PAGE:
Australian ‘extinct’ frog rediscovered


This video, from Queensland, Australia, says about itself:

Rainforest Documentary shot in South East Queensland, Australia. Winner of Gold ACS Cinematography award. Narrated by Robert Grubb. http://www.raindancepictures.com

From LiveScience:

Tiny Frog Thought Extinct Rediscovered

By Kristen Gelineau, Associated Press

posted: 11 September 2008 09:30 am ET

SYDNEY, Australia — A tiny frog species thought by many experts to be extinct has been rediscovered alive and well in a remote area of Australia’s tropical north, researchers said Thursday.

The 1.5 inch-long Armoured Mistfrog had not been seen since 1991, and many experts assumed it had been wiped out by a devastating fungus that struck northern Queensland state.

But two months ago, a doctoral student at James Cook University in Townsville conducting research on another frog species in Queensland stumbled across what appeared to be several Armoured Mistfrogs in a creek, said professor Ross Alford, head of a research team on threatened frogs at the university. …

The chytrid fungus was blamed for decimating frog populations worldwide, including seven species in Queensland’s tropics between the late 1980s and early 1990s.

See also here. And here.

2 thoughts on “Australian ‘extinct’ frog rediscovered

  1. Australian frog species chooses not to put eggs in 1 basket

    A groundbreaking new study into the mating and nesting practices of a common Australian frog has found they partner up to eight males sequentially – the highest recorded of any vertebrate.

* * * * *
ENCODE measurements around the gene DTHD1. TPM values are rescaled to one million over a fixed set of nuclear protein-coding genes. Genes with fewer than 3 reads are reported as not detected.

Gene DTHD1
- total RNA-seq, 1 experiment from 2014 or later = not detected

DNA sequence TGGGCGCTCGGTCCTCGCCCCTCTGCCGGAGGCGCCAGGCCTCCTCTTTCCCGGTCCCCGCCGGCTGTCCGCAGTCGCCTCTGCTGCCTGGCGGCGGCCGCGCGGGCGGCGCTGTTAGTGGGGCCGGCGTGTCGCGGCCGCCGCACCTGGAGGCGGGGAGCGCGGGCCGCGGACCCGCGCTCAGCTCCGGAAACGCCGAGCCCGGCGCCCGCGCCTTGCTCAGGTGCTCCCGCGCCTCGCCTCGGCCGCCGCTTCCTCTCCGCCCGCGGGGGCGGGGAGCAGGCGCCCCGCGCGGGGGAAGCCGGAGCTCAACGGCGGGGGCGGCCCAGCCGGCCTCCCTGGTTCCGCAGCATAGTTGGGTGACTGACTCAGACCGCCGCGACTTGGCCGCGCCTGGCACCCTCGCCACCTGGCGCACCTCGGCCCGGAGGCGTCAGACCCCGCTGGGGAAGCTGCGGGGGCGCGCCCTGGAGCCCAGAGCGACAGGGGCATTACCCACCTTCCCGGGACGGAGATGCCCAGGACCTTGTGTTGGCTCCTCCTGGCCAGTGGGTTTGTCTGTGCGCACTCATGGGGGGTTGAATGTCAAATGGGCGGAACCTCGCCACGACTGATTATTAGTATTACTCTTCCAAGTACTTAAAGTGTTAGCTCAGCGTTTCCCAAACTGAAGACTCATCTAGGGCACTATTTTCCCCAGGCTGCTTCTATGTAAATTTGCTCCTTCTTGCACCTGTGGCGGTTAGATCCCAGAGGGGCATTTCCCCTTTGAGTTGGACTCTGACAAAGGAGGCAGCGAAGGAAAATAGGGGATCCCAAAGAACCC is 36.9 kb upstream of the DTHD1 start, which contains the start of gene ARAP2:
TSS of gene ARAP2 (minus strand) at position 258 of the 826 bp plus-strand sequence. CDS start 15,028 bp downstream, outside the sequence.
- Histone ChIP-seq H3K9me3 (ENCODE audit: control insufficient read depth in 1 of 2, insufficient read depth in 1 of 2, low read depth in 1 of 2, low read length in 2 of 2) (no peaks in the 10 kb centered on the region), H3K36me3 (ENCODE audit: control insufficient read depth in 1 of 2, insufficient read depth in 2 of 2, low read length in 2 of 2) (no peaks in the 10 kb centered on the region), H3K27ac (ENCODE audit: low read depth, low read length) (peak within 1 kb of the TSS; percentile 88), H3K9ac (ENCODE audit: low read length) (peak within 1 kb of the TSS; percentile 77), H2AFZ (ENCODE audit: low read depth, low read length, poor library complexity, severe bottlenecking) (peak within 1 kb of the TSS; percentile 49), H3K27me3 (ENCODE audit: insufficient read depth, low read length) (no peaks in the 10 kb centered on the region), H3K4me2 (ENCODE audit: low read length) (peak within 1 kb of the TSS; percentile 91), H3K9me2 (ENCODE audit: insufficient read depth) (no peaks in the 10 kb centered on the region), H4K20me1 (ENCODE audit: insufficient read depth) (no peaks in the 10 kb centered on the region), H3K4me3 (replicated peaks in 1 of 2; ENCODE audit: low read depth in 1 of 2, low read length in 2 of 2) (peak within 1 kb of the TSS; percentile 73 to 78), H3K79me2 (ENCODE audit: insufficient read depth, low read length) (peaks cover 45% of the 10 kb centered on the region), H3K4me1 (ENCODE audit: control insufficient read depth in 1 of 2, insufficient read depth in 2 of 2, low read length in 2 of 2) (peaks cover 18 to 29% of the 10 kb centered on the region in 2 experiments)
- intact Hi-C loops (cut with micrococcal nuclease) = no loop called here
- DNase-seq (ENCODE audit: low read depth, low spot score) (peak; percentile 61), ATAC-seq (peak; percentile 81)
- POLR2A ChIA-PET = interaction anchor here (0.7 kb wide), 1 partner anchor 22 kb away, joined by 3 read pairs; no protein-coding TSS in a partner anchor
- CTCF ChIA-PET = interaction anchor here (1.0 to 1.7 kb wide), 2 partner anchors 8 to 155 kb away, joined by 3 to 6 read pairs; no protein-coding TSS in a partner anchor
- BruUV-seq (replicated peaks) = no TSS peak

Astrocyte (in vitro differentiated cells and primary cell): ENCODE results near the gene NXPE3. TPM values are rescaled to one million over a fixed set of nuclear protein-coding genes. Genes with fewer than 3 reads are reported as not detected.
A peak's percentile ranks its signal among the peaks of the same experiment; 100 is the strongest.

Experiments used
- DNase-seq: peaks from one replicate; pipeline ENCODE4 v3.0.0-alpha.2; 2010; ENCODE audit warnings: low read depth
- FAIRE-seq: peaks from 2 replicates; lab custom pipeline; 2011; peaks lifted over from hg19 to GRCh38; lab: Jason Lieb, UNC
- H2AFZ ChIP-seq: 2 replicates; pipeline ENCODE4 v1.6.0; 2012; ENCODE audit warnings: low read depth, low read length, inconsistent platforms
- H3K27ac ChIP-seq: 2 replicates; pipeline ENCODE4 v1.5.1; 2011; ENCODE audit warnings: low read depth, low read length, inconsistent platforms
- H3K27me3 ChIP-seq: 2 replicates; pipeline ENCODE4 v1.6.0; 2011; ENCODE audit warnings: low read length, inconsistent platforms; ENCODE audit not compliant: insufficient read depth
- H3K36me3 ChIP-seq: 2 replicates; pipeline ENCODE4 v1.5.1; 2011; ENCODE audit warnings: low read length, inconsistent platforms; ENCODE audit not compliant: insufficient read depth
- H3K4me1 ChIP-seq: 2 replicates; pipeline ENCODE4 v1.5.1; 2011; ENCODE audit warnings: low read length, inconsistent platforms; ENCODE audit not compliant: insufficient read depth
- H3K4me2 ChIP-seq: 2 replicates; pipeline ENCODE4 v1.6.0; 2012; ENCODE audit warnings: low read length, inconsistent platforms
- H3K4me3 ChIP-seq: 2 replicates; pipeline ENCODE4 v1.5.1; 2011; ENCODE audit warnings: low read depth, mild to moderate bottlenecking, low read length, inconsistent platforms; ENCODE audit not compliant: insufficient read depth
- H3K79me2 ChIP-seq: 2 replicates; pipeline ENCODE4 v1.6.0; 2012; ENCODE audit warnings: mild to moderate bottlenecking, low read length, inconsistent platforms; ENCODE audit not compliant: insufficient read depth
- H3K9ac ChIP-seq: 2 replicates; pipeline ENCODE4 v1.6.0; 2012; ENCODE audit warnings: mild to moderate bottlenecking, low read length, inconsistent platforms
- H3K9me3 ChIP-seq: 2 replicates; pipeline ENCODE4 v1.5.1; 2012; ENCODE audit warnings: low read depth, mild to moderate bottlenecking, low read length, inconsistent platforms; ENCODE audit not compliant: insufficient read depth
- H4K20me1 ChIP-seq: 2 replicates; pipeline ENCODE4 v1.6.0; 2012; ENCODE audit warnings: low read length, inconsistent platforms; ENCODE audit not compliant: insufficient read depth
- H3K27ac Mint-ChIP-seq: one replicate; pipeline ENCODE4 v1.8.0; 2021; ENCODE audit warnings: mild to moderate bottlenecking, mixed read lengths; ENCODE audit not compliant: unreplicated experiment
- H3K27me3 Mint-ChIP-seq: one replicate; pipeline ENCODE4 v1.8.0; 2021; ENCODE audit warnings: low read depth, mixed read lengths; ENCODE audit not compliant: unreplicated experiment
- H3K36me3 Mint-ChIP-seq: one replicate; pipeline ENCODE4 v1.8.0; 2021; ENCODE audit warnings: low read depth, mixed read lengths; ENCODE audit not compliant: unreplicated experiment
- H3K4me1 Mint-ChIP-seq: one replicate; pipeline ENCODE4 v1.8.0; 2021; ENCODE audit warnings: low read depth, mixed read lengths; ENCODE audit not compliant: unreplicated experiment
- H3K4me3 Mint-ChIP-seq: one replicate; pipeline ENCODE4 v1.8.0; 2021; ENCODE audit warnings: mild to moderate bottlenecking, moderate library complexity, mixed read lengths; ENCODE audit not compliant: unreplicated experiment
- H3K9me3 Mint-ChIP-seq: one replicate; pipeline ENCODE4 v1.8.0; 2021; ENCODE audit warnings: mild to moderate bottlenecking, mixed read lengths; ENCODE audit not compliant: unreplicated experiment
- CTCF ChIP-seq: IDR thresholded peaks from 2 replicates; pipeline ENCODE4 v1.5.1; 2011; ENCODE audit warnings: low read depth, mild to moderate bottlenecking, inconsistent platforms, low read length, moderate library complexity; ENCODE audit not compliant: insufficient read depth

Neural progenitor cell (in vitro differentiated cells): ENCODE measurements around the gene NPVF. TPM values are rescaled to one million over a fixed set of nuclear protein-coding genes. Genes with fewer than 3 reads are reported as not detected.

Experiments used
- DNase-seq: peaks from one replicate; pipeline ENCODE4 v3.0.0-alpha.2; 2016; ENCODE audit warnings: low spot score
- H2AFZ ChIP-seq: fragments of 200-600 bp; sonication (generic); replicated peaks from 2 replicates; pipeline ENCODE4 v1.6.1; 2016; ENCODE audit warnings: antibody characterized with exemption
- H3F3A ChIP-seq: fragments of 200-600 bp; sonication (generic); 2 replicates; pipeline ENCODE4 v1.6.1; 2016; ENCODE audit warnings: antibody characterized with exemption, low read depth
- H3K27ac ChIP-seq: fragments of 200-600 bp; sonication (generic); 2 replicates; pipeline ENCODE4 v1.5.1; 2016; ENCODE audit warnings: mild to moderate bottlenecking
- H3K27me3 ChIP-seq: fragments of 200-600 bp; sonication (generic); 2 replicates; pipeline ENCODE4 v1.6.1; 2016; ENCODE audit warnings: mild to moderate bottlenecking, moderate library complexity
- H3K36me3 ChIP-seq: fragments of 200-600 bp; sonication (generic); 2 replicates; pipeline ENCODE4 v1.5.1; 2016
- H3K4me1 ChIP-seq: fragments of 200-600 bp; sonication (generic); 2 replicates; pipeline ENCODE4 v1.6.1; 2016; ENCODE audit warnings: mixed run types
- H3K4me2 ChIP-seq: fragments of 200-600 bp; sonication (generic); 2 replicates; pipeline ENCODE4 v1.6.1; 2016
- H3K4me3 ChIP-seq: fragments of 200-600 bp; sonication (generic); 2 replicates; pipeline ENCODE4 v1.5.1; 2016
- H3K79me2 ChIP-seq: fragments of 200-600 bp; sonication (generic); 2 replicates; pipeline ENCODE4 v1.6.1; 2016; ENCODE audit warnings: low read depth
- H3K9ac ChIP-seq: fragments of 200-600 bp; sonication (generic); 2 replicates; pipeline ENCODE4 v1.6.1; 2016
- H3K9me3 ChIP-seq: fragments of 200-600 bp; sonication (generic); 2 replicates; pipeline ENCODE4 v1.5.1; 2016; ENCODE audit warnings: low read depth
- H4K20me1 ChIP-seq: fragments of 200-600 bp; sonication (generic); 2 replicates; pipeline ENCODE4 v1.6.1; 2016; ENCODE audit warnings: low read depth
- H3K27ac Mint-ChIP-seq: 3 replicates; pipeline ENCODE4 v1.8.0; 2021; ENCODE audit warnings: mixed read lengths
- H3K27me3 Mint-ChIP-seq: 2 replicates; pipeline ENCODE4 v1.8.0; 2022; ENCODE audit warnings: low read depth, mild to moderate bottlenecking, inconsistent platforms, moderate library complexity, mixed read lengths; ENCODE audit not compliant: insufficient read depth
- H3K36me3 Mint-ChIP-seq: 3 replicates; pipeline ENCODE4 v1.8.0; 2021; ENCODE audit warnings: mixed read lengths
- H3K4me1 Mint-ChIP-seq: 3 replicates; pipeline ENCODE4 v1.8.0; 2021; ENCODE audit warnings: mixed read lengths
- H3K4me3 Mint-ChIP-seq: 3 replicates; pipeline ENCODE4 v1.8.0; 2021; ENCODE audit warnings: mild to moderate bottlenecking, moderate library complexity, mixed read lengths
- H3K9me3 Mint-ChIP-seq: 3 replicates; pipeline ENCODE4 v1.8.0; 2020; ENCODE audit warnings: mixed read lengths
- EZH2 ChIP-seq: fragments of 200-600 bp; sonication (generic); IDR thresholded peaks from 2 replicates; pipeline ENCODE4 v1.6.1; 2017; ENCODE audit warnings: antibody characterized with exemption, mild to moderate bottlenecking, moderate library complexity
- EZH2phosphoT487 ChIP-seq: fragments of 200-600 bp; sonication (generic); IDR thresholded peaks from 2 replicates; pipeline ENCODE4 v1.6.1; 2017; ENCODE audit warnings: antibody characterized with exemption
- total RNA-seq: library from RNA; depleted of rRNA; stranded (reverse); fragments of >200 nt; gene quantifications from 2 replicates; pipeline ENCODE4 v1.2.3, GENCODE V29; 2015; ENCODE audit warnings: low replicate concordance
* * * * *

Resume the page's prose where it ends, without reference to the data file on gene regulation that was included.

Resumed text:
Dr Phillip Byrne, from Monash University’s School of Biological Sciences, has researched the frog species Bibron’s toadlet (Pseudophryne bibronii) for six years and in this latest field trip, discovered a new behaviour undetected in a frog species until now.

    “Our study revealed that females made the active decision to distribute their eggs between the nests of up to eight different males,” Dr Byrne said.

    Dr Byrne led the study, which involved Professor Scott Keogh from Australian National University, in an area at Jervis Bay National Park on the New South Wales south coast .

    They worked overnight shifts from 6 pm to 6 am, seven days a week for over four months and kept track of almost 100 frogs.

    Using DNA markers Dr Byrne found females that distributed their available eggs between the nests of more males, as opposed to leaving them in one nest, had elevated offspring survival, presumably by insuring against nest failure.

    “Traditionally it was thought that males, but not females, should benefit from promiscuous behaviour because males generally invest less in reproduction. This level of promiscuity is a new record among vertebrates and certainly supports the old adage of not putting all your eggs in the one basket,” Dr Byrne said.

    “Our study advances our understanding of female promiscuity by being the first to show that promiscuous females can safeguard against choosing fathers that provide poor homes for their offspring.

    “It is becoming increasingly apparent that females in many animal species choose to mate with multiple partners as a safeguard against choosing a genetically inferior sire, but insurance against a father who provides a lousy home is a novel and potentially widespread explanation for the evolution of female promiscuity,” Dr Byrne said.

    The Pseudophryne bibronii is brown to black in colour and at just 30mm in length is one of the smaller frog species in Australia. It can be found along the eastern states of Australia and lives in forests, heathlands and grasslands.

    http://www.eurekalert.org/pub_releases/2008-09/mu-afs091708.php

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  2. Pingback: Costa Rican ‘extinct’ frog rediscovered | Dear Kitty. Some blog

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